There are many measures that may alleviate or treat anxiety, a pervasive problem of society today. Prevention is the first step. Some individuals are more prone to anxiety than others. This is due in part to heredity, as well as personality type and effects of child rearing.
Individuals may have exposed in childhood to harsh disciplinary practices or abuse, which predispose some to a tendency toward anxiety. In a sense, they always feel ready, “for the other shoe to drop.” Some people seem to be born worriers. If you recognize that you may be prone to anxiety, preventive measures are helpful.
If you worry a lot, or experience anxiety or panic attacks, you may be able to completely prevent or at least partially control them. How? A cardinal rule is to avoid stimulants. Do not drink anything that contains caffeine. Eliminating caffeine may alone produce a dramatic reduction in anxiety levels. Stimulants increase norepinephrine, the chemical that makes us fight or flee when in danger. In fact, some types of anxiety are due to emotional or neurological false alarms that trigger large amounts of norepinephrine.
Eat on a fixed schedule, each meal at the same time, every day. Limit concentrated carbohydrates to very special occasions. Too much sugar leads to hypoglycemia, a notorious culprit in anxiety attacks. Include generous quantities of vegetables and fruits to ensure sufficient vitamins and minerals. Vitamin supplements alone do not replace nutrients missing in an inadequate diet. The B vitamins help maintain a healthy nervous system; deficiencies can result in depression and anxiety.
Be sure to get enough sleep. Fatigue makes us more vulnerable to any form of stress. If insomnia is a problem, see a physician, but remember that sleeping pills are usually addictive and may also lead to rebound anxiety when their effects have worn off.
Stress is part of life, but can wreak havoc in one prone to anxiety. Learn to manage symptoms of stress through regular exercise, yoga, meditation or music. Writing about anxious feelings is sometimes helpful, as is finding a trusted confidante.
If your anxiety primarily manifests in excessive worrying, you will need to learn techniques that stop the habit of “awfulizing.” This term was coined many years ago by a prominent psychologist to describe what happens when one consistently imagines the most horrific possibilities for themselves and/or others.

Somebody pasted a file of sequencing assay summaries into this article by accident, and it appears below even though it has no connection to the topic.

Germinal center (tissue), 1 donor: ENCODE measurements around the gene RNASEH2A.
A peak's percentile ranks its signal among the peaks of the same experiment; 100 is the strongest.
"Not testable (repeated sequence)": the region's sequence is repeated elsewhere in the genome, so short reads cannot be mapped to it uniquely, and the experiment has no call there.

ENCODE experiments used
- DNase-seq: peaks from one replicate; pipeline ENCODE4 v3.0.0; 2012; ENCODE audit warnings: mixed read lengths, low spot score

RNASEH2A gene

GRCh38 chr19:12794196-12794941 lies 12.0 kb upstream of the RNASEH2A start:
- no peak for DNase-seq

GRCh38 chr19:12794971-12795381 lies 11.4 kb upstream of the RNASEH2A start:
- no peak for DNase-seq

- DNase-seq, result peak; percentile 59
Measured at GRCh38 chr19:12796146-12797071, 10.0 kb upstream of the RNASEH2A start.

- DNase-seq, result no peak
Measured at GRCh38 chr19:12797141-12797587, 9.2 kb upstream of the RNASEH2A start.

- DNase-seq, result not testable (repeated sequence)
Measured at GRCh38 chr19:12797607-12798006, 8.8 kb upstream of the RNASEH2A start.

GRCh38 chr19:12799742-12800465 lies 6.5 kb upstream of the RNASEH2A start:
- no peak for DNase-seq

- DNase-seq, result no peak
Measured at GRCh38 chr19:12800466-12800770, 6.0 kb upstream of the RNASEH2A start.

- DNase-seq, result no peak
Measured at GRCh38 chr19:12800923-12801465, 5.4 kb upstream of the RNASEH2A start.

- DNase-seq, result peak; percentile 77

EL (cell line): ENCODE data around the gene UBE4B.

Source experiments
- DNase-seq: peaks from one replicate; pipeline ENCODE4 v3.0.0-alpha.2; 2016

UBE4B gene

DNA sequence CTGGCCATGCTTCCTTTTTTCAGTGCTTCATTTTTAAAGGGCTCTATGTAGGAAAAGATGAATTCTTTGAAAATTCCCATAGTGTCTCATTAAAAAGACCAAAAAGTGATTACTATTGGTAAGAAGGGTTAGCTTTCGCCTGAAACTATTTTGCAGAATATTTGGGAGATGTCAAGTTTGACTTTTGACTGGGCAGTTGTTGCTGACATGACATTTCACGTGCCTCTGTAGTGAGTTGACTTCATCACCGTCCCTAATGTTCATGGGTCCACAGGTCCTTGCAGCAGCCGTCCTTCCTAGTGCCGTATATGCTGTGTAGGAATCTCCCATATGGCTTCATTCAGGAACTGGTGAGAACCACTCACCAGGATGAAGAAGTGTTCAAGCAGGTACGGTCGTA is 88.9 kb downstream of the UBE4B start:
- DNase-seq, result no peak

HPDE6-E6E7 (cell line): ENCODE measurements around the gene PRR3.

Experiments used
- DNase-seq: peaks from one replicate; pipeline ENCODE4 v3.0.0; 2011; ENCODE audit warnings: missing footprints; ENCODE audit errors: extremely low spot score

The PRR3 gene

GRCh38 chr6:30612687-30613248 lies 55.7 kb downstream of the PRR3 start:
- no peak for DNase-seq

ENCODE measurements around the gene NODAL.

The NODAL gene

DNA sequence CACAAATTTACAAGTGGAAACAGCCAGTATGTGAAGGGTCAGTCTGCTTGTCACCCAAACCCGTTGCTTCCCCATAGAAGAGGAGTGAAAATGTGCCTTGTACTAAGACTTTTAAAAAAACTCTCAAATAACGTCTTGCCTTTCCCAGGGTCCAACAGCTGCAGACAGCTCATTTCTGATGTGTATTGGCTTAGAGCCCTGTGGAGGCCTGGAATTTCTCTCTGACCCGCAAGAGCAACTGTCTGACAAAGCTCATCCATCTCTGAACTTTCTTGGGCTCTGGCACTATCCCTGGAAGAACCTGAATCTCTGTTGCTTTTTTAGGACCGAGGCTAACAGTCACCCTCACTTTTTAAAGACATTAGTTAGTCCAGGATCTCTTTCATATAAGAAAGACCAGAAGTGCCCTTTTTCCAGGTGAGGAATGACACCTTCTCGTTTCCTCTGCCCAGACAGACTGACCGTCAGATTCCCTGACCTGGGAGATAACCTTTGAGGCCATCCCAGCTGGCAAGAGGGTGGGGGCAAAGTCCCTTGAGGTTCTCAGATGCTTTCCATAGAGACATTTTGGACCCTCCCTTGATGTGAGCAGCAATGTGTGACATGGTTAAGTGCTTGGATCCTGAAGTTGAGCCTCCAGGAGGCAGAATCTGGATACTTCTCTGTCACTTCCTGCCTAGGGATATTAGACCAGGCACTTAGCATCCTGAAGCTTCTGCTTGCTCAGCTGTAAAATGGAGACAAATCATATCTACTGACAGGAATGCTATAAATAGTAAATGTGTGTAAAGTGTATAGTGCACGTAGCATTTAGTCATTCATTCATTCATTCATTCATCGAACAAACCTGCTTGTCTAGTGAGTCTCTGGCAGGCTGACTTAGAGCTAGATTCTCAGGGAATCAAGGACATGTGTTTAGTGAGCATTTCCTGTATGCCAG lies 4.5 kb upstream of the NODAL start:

It is possible to tame a wild mind. One way is to realize that almost everything we worry about does not happen. Another is to simply focus on an activity or hobby that is relaxing and pleasurable, perhaps to dig in to accomplish a postponed task that has been haunting you. Allow yourself one block of time each day, no more than 30 minutes, during which you give yourself permission to totally indulge in worrying. At no other time are you allowed to worry.
At this time, you might make a list of your worries to read in the next worry session. This helps to clarify how fruitless some of our concerns are.
Techniques that focus on physical relaxation are very effective, by virtue of the fact that they help to get a worrier out of his or her head. When the body is relaxed, so is the mind. Progressive relaxation CDs are widely available to guide this process.
One simple breathing exercise, practiced three times a day for one minute, will go a long way toward controlling the physical manifestations of anxiety. Breathe in to the count of four, hold the breath to the count of four, and then exhale to the count of eight. Practicing this exercise will help prevent anticipatory anxiety, as well as calm symptoms that are occurring.
If anxiety fails to improve with self-help measures, professional help is advised. Most forms of anxiety can be eased with counseling, sometimes with little or no medication. It is a treatable affliction that no one need live with.
Elinor Stanton is a psychiatric nurse practitioner on Marco Island, with 33 years experience as a therapist, both in private practice and with a large health maintenance organization in Boston. She graduated from Boston College and the University of Rochester, and is certified as a clinical specialist by the American Nurses Credentialing Center. Stanton also is certified in Imago Relationship Therapy and trained in Eye Movement Desensitization and Reprocessing. Comments and questions may be submitted to firstname.lastname@example.org or 394-2861.